You are only young once, but you can always be unemployed


I’ve been looking at the issue of youth employment lately, and it has reminded me of my first job experiences.   On the word of a friend of a friend, without a hint of an interview, I spent a number of summers working at the local Arnott’s factory where I became adept at packing Chocolate Royals. Then after finishing high school, and with my sights set on studying in the US, I  effortlessly got a job as an accounts clerk with Heinz, a job that  tided me over for nearly a year until I left to go to university.

For my generation that’s not such an unusual story.

However, the employment trajectory for young people has changed considerably since the immediate post-war years, when young people could move into employment straight from school, young men into low-level business positions or apprenticeships, and young women into secretarial, nursing or jobs in manufacturing.

By the early 1980s around 550,000 teenagers were in full-time employment, but by 2012 that number had dropped to less than 200,000.

Much of the decrease can be explained by a greater number remaining at school or participating in post-school training, but there is a big proportion also doing involuntary part-time work.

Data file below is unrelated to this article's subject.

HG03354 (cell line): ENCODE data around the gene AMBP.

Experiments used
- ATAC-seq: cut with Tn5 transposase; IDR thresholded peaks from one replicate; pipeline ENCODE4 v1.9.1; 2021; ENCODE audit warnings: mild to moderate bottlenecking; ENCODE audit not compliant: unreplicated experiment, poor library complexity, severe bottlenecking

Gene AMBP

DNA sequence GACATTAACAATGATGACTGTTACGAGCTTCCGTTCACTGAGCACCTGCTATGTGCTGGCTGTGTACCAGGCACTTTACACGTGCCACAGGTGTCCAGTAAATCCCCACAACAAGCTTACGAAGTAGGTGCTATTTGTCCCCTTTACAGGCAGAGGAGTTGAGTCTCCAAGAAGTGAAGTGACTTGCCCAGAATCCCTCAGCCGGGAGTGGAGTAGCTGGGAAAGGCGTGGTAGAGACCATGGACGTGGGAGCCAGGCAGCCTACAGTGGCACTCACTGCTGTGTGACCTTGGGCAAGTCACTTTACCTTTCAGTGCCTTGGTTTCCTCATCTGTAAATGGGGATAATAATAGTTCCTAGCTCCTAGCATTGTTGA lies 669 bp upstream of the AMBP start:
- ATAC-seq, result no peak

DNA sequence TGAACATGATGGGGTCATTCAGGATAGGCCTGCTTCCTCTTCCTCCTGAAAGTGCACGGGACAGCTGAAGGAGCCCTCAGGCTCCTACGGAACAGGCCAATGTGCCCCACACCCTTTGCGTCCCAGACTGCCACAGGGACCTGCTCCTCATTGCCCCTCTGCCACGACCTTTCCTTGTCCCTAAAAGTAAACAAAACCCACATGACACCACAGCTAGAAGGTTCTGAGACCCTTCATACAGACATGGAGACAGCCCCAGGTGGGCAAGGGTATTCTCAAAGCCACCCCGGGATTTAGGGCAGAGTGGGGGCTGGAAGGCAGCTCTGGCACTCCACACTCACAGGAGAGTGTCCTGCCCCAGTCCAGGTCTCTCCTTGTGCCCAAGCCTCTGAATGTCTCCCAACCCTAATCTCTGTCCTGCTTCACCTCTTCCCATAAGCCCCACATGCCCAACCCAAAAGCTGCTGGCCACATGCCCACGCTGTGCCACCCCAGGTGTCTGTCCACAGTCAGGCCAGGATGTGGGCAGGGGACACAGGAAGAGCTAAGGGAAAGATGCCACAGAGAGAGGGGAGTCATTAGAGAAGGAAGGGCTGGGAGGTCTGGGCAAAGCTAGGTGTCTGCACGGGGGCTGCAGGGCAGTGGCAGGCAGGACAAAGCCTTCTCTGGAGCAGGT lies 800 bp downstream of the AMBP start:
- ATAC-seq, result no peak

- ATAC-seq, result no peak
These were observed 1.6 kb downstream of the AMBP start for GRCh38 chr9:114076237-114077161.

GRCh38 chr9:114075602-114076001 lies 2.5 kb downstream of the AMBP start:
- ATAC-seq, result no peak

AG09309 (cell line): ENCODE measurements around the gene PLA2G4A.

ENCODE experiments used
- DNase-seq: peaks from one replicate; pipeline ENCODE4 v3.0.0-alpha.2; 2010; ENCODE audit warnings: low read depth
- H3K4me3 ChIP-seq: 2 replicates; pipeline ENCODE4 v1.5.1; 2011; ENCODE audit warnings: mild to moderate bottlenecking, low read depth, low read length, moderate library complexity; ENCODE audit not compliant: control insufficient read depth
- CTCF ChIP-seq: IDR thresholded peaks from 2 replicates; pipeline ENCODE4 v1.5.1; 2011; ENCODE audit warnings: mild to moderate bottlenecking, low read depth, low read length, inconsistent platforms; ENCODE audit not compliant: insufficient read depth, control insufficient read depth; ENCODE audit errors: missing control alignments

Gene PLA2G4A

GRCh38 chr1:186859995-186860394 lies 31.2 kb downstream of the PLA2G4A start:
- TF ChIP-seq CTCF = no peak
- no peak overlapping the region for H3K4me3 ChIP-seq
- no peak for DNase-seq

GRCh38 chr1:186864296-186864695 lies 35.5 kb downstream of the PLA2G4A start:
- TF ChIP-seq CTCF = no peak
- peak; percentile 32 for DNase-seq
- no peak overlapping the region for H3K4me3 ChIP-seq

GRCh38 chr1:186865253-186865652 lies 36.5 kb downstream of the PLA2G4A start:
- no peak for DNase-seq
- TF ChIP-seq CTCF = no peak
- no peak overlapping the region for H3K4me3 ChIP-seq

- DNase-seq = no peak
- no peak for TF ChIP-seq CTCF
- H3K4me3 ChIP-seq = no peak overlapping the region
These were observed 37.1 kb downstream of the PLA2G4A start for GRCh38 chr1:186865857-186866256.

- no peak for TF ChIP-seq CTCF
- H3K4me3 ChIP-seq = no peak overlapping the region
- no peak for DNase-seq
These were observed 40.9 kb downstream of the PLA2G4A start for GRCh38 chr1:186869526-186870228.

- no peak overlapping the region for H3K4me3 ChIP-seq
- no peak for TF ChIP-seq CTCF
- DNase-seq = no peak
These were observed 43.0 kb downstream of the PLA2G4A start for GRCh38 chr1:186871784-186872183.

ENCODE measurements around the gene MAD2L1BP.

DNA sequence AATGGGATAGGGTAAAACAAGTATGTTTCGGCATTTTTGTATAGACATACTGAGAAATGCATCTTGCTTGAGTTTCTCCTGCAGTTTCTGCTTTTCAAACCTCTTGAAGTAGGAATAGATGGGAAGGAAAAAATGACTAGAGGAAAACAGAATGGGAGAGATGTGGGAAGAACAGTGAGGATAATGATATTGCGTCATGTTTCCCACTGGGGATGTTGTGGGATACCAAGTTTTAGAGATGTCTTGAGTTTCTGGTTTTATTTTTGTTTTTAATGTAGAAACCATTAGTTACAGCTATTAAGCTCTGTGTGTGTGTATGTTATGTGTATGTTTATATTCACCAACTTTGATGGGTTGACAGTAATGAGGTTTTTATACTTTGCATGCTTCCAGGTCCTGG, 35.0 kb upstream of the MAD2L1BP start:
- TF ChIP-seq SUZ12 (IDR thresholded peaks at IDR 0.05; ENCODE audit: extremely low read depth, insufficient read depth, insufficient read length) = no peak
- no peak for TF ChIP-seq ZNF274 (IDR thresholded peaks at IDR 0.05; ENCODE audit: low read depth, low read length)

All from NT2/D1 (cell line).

According to the COAG Reform Council, since 2008 the proportion of people of working age with higher level qualifications has increased markedly, with the exception of 20-24 year olds.

So, in an economy that puts a premium on the acquisition of high-level knowledge and skills, there are question marks about the future of young people who do not see higher education as a realistic or an attractive option.

Associate Professor Lucas Walsh from Monash University notes that in an economy still in recovery from the global financial crisis of 2008, young people have experienced greater job losses than older workers, with apprenticeships being the first hit.

He lists four features of a disproportionate impact on younger people:

One is that full-time opportunities have decreased markedly, 22% since the 1980s.

The second is that the working lives of young people are less stable, with three times as many teenagers and twice as many young adults in part-time work compared to the 1980s.

The third is that young people change employment more regularly, with one in five teenagers changing jobs each month compared with one in 10 older workers.

And finally, many young people experience long-term unemployment, with 25% of the long term unemployed aged 15-24, and since 2008 the percentage has almost doubled of that age group without a job for more than a year.

In September 2012 the youth unemployment rate in Australia remained more than twice that of the general community at 12 per cent.